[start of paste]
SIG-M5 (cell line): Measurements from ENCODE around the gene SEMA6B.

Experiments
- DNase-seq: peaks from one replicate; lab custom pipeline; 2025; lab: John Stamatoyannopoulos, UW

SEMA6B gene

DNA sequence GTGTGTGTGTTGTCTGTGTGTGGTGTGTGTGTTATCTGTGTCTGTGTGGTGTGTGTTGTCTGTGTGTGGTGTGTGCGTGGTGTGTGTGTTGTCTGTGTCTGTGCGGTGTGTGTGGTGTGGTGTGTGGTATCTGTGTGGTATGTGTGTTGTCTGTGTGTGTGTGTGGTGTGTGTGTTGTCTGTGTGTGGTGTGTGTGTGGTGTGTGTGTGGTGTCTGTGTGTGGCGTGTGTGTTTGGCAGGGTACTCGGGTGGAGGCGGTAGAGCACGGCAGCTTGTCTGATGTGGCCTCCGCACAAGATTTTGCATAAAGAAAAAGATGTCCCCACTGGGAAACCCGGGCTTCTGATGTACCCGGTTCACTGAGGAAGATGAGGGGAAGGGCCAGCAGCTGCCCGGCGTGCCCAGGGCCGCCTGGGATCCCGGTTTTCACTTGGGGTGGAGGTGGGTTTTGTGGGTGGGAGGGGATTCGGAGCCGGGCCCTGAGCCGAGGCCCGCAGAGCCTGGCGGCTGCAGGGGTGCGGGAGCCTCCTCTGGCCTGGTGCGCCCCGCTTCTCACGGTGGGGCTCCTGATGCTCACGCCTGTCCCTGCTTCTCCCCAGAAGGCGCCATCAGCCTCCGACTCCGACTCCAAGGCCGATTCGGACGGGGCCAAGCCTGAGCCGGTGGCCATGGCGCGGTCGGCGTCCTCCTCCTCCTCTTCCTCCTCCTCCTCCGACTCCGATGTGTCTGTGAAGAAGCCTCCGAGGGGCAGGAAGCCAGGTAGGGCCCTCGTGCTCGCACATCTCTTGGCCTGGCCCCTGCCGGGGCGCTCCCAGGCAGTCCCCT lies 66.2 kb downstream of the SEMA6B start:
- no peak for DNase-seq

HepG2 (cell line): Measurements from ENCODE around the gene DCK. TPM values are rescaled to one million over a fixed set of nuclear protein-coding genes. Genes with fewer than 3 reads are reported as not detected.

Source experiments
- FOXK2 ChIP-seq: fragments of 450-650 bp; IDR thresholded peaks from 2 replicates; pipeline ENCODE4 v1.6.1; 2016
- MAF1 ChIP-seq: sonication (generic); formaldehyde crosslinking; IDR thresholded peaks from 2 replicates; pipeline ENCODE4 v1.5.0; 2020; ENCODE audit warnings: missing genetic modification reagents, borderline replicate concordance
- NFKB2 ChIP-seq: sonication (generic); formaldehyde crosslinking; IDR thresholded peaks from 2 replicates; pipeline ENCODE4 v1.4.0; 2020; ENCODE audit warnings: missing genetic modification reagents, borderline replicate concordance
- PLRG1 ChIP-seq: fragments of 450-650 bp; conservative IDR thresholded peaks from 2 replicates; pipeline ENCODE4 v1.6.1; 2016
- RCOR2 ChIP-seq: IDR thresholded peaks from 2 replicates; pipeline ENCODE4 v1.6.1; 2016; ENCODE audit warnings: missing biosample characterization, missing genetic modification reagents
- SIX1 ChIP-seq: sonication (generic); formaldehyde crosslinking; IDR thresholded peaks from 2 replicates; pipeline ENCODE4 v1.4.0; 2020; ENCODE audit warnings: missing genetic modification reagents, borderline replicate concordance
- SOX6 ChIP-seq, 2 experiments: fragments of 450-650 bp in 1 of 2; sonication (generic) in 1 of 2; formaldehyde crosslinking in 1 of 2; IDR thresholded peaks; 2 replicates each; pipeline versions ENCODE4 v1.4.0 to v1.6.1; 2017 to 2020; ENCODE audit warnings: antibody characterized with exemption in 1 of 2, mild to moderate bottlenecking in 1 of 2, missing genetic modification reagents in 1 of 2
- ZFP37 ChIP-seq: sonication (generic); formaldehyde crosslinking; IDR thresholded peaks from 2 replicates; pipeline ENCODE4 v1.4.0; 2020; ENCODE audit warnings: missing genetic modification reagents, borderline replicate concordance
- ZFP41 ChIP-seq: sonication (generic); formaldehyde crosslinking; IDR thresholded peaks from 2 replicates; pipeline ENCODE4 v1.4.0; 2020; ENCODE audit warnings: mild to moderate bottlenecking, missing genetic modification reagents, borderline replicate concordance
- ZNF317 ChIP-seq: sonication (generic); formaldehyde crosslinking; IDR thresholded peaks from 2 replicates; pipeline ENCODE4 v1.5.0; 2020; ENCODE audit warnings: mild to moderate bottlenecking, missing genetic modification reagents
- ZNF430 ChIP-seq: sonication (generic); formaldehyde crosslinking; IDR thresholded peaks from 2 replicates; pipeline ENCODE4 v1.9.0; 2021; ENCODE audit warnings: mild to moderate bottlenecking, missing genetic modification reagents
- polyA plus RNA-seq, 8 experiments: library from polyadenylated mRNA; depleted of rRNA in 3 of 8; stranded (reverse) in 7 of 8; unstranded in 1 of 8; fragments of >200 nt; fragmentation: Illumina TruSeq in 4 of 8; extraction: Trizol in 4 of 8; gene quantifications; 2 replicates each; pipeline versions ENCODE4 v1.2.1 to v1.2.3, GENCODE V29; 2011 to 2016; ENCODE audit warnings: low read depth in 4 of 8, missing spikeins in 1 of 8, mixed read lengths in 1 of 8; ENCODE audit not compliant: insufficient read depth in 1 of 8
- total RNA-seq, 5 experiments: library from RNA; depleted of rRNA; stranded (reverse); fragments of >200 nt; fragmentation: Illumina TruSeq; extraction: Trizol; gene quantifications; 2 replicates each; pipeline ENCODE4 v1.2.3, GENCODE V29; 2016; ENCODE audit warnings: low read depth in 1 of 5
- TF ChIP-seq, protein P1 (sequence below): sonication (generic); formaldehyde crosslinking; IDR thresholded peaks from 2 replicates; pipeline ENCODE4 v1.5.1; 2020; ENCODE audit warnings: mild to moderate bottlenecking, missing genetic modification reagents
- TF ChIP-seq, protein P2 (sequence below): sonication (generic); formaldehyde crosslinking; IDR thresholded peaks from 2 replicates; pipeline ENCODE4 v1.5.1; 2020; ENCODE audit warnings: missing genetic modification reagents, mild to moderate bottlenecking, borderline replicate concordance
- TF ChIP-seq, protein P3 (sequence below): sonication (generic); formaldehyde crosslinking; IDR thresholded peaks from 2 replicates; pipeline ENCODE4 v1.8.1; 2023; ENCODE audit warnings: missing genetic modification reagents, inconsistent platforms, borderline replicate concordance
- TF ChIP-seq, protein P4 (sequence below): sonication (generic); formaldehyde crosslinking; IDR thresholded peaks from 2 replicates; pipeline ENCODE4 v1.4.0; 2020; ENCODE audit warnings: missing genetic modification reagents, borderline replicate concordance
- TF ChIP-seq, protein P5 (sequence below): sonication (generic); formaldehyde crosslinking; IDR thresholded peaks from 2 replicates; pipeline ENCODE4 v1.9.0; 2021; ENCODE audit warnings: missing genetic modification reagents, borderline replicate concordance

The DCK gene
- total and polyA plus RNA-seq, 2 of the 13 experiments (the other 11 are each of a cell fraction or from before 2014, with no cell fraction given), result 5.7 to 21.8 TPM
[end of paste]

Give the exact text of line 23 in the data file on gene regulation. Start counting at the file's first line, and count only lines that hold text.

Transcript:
- TF ChIP-seq, protein P2 (sequence below): sonication (generic); formaldehyde crosslinking; IDR thresholded peaks from 2 replicates; pipeline ENCODE4 v1.5.1; 2020; ENCODE audit warnings: missing genetic modification reagents, mild to moderate bottlenecking, borderline replicate concordance